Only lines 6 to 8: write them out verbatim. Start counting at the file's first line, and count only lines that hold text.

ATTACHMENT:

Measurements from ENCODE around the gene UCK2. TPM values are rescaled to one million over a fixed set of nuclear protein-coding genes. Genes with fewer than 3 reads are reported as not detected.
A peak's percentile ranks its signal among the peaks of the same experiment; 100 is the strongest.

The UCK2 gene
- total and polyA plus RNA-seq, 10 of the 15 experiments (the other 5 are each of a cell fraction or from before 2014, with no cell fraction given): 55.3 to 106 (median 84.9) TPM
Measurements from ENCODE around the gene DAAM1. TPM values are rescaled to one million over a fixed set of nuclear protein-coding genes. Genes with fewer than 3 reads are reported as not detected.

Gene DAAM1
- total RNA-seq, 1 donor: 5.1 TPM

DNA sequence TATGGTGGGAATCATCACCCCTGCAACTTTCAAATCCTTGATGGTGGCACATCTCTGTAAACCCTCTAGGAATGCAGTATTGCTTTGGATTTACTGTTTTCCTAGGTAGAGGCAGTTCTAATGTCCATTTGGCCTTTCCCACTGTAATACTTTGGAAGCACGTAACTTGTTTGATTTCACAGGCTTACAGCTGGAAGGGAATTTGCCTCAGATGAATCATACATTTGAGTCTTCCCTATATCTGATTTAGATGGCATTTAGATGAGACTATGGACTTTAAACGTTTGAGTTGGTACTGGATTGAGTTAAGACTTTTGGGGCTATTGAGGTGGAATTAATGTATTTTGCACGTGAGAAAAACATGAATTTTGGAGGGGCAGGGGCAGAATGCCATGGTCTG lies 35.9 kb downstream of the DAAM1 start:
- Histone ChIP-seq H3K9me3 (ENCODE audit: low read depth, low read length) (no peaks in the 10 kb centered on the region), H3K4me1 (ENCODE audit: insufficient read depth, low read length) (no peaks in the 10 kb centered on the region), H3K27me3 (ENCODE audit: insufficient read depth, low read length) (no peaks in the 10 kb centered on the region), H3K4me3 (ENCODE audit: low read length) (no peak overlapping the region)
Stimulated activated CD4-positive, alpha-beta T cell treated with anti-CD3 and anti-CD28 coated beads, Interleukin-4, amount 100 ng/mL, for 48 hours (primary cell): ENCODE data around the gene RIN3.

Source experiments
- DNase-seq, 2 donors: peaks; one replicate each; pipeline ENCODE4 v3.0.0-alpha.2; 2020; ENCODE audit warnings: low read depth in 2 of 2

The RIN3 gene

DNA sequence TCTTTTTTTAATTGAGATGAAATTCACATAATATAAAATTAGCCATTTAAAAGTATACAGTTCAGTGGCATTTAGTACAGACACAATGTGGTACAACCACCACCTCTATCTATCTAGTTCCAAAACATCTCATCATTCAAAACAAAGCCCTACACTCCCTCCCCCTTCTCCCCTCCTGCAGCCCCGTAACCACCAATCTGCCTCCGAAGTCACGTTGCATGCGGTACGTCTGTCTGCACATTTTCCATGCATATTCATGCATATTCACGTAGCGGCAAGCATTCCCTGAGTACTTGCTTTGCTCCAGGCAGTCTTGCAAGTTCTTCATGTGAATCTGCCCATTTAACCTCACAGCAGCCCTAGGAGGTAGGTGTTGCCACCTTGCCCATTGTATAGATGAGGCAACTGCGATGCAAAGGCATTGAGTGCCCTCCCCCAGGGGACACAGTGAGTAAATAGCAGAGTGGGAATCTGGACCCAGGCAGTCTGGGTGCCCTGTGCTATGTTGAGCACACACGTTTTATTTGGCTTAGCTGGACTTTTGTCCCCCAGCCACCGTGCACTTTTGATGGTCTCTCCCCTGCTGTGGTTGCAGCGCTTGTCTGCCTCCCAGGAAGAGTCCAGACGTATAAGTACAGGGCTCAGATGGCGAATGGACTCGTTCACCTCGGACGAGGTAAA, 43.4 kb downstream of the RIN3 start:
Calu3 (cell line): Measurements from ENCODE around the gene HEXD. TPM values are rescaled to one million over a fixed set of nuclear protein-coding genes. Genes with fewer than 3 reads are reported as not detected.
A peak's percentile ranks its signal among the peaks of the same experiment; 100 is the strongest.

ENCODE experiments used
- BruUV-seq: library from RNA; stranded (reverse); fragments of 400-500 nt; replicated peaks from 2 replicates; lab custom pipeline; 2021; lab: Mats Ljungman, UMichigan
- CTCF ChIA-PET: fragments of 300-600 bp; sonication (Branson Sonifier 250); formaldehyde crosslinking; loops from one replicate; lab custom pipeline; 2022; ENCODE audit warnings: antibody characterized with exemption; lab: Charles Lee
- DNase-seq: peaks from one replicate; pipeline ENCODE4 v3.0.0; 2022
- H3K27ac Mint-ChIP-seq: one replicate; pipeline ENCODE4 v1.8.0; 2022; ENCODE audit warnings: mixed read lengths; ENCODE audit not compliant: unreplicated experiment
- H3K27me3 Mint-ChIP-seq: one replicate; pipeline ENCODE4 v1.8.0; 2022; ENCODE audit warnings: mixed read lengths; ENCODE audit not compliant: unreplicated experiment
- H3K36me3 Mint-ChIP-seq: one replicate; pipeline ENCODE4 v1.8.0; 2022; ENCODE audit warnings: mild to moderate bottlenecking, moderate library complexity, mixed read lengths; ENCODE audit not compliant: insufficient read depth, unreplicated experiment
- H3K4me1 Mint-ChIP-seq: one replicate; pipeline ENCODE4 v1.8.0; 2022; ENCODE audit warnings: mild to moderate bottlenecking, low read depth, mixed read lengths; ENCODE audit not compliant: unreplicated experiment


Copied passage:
Gene DAAM1
- total RNA-seq, 1 donor: 5.1 TPM

DNA sequence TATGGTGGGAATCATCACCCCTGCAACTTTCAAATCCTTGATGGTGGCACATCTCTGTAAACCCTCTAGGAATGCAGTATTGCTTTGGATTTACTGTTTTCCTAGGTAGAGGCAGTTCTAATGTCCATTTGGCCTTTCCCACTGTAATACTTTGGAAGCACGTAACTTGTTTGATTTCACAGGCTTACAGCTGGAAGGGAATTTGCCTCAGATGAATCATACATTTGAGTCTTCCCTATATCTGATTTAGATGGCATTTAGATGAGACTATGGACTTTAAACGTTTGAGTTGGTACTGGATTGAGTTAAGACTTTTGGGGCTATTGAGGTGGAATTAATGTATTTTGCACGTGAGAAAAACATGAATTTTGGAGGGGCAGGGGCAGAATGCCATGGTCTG lies 35.9 kb downstream of the DAAM1 start: